John Muir Trail, CA
Three Weeks in the Wilderness
By Sean Jansen
Views from atop Mount Whitney are unforgettable. Always try to summit as early in the day as possible to avoid afternoon lightning storms. The southern terminus of the John Muir Trail is the Mount Whitney summit, but you can enter the trail from other locations. PHOTOS BY SEAN JANSEN
Just take three steps, stop, and breathe.
That’s the anthem I sang to myself while scaling 14,505-foot Mount Whitney, the highest peak in the continental United States. I started in the Owens Valley, a mere 7,000 vertical feet behind me, my backpack—fully loaded with a week’s worth of food and fly-fishing gear—felt heavier with each step.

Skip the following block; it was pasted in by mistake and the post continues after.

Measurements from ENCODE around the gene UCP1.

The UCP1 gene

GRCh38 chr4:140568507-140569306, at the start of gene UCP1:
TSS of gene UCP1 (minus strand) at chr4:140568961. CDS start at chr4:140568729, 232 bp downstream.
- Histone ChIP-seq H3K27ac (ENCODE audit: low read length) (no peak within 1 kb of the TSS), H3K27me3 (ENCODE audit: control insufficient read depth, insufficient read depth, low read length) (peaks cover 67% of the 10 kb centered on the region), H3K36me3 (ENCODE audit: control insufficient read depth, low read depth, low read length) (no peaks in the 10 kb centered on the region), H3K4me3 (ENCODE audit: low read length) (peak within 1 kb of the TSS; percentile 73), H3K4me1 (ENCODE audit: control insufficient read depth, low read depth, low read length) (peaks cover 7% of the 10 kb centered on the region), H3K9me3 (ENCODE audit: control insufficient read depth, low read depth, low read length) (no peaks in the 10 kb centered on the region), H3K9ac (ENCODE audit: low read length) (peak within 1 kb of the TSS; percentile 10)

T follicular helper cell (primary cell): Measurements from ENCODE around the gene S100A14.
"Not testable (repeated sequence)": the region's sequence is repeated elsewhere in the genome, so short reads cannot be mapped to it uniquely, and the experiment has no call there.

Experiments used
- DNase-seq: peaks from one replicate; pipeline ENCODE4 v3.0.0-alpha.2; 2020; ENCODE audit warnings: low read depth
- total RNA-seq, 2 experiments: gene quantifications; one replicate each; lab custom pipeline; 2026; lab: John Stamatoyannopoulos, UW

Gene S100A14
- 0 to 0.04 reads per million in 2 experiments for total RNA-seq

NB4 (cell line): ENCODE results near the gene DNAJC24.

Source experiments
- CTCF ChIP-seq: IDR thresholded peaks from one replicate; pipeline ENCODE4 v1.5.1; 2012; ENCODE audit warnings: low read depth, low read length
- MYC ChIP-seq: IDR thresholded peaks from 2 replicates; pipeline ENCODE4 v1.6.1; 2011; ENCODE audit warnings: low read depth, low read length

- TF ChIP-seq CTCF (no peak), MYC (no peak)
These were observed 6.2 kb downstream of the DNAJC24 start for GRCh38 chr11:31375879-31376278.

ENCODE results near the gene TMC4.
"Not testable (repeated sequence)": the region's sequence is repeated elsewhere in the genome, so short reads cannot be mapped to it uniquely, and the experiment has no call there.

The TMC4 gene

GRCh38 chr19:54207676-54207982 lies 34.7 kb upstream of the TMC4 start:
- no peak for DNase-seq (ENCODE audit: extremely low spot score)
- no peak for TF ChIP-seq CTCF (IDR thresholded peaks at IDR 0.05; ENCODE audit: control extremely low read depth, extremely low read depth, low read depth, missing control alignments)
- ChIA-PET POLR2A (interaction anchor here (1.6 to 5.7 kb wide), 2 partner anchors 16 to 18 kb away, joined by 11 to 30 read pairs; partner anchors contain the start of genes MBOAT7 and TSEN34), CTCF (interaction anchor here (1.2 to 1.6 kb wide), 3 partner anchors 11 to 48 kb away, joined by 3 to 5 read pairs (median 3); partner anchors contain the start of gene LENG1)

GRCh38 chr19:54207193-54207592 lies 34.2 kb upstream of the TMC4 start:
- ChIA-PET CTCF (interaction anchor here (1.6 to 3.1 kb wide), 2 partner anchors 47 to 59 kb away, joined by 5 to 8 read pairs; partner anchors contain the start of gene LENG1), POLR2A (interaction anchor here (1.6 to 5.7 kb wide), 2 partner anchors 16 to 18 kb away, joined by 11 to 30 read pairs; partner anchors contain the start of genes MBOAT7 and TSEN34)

The Mount Whitney Trail comes to a T intersection. I could veer right and summit the mountain, or head left and descend to a shimmering wilderness lake perhaps teeming with the Sierra Nevada’s most prized quarry for backpacking anglers: golden trout. But I’d planned this for months. The fish could wait. I swallowed the pain and turned right, heading up to Whitney’s summit. Just take three steps, stop, and breathe. I finally reached the top of my first 14er, the first peak over 14,000 feet I had ever stood upon. From the top, with stunning views all around, I gazed down on guitar-shaped Guitar Lake, and I could see the rise forms made by the resident goldens.